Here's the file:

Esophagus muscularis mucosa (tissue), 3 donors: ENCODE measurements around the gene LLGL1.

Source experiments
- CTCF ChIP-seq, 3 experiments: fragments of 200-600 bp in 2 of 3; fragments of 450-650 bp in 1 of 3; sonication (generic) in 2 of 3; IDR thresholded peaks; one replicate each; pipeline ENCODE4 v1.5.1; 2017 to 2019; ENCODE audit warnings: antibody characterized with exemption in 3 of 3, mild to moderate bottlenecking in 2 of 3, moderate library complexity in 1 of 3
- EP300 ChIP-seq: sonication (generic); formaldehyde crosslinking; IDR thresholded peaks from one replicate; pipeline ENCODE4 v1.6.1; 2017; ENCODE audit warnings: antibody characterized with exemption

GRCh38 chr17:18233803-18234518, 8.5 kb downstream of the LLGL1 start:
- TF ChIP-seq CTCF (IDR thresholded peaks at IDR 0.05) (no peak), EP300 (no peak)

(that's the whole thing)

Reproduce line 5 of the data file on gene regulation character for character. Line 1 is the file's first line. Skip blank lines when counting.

GRCh38 chr17:18233803-18234518, 8.5 kb downstream of the LLGL1 start: